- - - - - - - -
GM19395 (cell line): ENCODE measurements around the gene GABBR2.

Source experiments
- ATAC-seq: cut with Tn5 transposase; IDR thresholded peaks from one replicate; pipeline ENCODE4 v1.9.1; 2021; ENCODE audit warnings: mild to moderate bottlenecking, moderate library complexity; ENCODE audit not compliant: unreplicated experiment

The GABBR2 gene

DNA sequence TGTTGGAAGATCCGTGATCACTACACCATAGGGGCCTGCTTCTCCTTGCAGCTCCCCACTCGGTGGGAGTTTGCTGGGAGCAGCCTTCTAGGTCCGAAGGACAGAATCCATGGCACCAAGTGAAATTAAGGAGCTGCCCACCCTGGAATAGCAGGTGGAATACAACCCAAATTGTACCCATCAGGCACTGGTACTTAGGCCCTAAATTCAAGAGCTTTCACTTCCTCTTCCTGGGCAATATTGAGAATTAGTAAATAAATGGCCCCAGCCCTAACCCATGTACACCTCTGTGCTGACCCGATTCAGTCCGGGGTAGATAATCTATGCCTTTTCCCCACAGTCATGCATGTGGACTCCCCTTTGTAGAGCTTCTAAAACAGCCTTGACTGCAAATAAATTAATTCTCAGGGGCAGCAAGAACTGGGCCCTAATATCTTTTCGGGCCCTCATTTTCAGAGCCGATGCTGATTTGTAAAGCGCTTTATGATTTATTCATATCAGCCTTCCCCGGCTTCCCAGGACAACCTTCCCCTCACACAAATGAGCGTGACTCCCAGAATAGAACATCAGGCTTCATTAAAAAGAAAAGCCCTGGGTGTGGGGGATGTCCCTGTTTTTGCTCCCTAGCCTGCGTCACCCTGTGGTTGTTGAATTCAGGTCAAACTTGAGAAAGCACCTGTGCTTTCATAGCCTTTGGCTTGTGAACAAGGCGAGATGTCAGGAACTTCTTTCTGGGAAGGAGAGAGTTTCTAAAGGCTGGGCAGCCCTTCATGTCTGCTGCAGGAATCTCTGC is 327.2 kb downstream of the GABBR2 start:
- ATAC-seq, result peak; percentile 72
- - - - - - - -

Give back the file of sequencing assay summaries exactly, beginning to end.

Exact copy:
GM19395 (cell line): ENCODE measurements around the gene GABBR2.

Source experiments
- ATAC-seq: cut with Tn5 transposase; IDR thresholded peaks from one replicate; pipeline ENCODE4 v1.9.1; 2021; ENCODE audit warnings: mild to moderate bottlenecking, moderate library complexity; ENCODE audit not compliant: unreplicated experiment

The GABBR2 gene

DNA sequence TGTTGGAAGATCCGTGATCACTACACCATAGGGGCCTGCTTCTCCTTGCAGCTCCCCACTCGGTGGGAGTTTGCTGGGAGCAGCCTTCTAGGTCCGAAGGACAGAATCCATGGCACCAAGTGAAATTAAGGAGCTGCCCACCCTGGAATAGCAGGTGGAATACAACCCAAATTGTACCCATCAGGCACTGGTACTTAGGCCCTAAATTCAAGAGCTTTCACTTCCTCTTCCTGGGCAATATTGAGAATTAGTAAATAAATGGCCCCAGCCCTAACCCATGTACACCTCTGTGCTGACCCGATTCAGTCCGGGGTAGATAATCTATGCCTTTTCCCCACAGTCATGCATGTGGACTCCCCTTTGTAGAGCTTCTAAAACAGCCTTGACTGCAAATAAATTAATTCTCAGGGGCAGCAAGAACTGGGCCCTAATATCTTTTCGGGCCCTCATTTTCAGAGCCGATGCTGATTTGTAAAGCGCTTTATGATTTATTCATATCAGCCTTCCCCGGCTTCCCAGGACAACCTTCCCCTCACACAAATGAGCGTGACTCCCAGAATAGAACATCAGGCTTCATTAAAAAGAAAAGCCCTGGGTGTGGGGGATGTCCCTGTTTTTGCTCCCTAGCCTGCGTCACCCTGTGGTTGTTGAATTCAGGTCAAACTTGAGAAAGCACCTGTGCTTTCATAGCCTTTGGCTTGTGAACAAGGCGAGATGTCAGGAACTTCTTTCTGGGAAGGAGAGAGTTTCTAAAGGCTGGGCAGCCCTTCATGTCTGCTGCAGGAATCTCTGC is 327.2 kb downstream of the GABBR2 start:
- ATAC-seq, result peak; percentile 72